It seems like organisations are starting to figure out their stance in response to generative AI. The BBC released a statement about blocking AI from crawling content on it’s website. And the first edition of the Civic AI Observatory newsletter is all about writing policies for how AI is and isn’t to be used. I think that’s pretty impressive given that generative AI has only been in our world for less than a year. The behaviour pattern for any emerging tech is like a harmonic pendulum, different things swing at different rates. Always trying to balance between multiple different extremes such as speed of progress and ethical use, scale and safety, etc., etc.
Systems thinking in a digital world
Web Content Accessibility Guidelines
WCAG 2.2 was released. I skim read it, and need to spend more time going in to it, and to decide whether to suggest a piece of work to review how our website measures up. I’m certain there’s a gap in the accessibility market, especially given how poorly most accessibility checkers perform, that a charity (or consortium of charities) could fill. But I’m even more certain that it’ll never happen. Charities just don’t have the kinds of innovation capabilities required to jump on opportunities like these.
Hey designers, they’re gaslighting you (or maybe they aren’t)
This post has been doing the rounds and getting lots of agreement from people who undoubtedly recognise the problem it’s try to express. I found it really interesting, although editorially it goes to, actually they aren’t gaslighting you, they’re just “caught up in their own pressures and preoccupations”, which I found confusing. That aside, how different disciplines are valued differently within an organisation is a fascinating thing to explore. Within every organisation, different things are important. For some, it’s profit, ROI, cashflow, for others, public profile and reputation are most important, and for others, it’s innovativeness and speed. If design isn’t valued in an organisation (and yes, that’s most of them), it’s not because some people don’t see the value of design, it’s because what design enables for the organisation just isn’t important to that organisation. No amount of trying to show the value of design will change that. And no amount of assuming the value of design and not asking permission will change that. This is what the post concludes anyway. But it makes me wonder… what does design enable for an organisation?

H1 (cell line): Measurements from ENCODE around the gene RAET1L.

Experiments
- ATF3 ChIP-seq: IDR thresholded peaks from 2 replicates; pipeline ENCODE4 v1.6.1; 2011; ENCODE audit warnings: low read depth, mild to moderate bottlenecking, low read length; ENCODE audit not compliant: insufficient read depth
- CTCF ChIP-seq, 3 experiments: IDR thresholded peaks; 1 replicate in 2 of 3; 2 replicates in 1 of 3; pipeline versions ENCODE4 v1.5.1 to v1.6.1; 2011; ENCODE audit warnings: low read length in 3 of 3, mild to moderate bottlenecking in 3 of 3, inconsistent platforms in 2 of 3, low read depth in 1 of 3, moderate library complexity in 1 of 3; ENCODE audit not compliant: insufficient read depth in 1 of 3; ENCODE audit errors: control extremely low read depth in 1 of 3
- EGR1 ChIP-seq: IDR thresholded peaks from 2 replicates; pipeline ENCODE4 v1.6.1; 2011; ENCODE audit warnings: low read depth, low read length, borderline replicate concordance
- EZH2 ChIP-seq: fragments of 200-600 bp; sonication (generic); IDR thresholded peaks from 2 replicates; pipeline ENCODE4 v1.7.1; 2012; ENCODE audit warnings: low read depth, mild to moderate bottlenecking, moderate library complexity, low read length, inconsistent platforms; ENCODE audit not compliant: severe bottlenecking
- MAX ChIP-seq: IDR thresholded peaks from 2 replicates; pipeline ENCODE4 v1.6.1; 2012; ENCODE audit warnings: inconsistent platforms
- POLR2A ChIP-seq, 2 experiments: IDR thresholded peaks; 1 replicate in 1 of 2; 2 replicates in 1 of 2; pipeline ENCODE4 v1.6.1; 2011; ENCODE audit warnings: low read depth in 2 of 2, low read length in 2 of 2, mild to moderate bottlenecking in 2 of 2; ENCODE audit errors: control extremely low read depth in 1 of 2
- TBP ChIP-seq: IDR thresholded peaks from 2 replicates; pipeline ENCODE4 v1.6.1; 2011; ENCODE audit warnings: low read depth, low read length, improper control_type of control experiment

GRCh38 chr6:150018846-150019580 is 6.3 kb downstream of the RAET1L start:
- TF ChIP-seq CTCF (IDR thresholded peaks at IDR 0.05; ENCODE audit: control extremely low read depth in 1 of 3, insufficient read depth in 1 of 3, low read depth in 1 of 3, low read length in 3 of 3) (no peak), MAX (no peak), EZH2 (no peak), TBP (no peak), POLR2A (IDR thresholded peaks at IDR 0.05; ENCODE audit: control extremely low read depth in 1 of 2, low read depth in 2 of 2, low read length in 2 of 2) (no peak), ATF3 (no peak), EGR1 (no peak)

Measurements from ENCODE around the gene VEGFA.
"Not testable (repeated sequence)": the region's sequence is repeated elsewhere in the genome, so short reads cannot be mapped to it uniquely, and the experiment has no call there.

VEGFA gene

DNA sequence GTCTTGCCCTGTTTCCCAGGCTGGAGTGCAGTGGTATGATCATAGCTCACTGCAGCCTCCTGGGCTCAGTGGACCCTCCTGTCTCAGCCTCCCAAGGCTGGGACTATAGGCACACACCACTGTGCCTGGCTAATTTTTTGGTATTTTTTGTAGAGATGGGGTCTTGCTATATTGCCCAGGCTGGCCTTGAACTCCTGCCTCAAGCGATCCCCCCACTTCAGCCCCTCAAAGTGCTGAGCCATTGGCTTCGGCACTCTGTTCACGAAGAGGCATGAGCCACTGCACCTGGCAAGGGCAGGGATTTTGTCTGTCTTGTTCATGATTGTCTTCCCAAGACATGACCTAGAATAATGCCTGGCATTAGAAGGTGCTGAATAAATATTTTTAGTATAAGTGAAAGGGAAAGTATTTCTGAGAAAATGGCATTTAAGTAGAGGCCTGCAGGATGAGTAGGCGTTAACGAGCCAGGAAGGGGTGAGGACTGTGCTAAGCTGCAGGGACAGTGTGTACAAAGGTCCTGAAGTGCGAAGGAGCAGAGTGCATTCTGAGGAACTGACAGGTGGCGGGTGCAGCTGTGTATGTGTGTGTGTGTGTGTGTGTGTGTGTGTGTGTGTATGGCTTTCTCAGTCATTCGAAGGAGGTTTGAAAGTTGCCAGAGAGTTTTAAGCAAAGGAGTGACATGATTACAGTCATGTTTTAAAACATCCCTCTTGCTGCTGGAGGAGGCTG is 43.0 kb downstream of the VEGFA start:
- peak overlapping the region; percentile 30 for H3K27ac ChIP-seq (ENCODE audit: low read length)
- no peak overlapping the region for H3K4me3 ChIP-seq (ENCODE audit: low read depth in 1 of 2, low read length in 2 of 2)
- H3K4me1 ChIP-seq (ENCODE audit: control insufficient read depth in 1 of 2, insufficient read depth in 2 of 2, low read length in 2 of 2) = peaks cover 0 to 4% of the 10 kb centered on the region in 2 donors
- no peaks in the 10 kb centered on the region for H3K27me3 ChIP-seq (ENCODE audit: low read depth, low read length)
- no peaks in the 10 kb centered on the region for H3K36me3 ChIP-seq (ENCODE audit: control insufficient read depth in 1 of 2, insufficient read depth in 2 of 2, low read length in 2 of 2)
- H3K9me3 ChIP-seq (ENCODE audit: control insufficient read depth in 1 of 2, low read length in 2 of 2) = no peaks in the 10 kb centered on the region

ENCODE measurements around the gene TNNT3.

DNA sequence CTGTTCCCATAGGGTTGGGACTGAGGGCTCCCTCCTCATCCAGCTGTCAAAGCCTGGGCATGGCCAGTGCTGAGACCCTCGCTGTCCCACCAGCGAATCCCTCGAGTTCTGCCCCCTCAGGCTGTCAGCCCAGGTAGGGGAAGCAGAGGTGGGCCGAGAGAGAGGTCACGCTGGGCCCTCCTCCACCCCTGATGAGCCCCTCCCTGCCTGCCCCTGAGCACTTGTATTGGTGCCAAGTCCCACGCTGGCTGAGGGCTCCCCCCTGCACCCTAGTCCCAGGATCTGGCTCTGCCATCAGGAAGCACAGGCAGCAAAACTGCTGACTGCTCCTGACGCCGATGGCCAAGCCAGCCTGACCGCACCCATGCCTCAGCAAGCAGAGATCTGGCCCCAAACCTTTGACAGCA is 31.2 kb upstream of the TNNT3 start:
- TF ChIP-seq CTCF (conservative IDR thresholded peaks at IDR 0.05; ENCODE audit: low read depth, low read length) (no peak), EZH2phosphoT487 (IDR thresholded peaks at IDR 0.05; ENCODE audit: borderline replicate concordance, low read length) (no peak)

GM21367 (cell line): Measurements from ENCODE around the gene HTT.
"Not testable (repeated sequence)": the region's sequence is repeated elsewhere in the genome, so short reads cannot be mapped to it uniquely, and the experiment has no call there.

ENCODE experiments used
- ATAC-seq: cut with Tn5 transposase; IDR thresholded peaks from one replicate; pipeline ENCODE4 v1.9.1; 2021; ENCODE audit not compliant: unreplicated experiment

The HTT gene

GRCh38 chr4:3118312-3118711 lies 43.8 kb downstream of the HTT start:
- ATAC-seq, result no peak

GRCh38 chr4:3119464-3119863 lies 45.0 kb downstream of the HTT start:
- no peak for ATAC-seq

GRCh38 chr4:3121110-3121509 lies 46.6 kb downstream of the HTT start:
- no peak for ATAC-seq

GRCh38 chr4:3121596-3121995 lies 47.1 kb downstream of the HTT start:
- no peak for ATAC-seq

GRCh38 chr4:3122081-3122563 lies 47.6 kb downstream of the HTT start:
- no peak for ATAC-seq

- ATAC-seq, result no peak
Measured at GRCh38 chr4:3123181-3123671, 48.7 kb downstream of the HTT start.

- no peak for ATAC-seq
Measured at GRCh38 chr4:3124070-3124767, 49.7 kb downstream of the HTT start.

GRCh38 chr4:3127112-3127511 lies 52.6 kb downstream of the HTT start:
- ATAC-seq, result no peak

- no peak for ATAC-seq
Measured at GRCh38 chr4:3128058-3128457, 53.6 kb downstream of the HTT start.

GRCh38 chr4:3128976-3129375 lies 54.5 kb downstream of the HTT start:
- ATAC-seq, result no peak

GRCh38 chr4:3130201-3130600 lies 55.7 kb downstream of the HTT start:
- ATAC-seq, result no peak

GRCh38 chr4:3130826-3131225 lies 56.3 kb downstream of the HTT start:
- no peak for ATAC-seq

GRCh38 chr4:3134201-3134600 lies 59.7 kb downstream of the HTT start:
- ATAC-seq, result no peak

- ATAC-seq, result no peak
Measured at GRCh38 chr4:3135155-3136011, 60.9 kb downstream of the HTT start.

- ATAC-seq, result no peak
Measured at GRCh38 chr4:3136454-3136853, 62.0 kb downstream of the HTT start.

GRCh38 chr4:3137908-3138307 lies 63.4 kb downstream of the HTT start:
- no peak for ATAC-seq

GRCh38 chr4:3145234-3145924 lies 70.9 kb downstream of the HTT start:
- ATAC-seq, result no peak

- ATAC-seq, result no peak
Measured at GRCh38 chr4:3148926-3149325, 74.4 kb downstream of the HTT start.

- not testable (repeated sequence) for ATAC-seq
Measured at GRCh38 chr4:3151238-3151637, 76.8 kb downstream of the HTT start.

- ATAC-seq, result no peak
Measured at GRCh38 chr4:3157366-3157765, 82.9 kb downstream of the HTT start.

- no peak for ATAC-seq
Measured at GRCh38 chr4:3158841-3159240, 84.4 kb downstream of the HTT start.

Minimum viable everything
If there was ever a hill I’d be prepared to die on (metaphorically, I’d be happy to die on any hill, mountain, beach or forest), it would be lean’s focus on “minimum viable…”, “just enough”, “just in time”, etc. It gets things started, it makes progress without perfection, it forces learning. Combined with “Continuous everything”, it just might be the foundations for modern product management. Obviously, lean and agile working together isn’t news, but it’s the introduction of the ‘everything’ part that matters.
How to do product management without strategy
Is it even possible? I don’t know. Just randomly doing stuff with no discernible reason, without any sense of a hypothesis that the organisation is trying to prove, and no desire to create one, isn’t product management. If, as I believe, product management is fundamentally a scientific pursuit that uncovers existing patterns and generates new knowledge, then it can’t exist in an organisation that is driven by politics.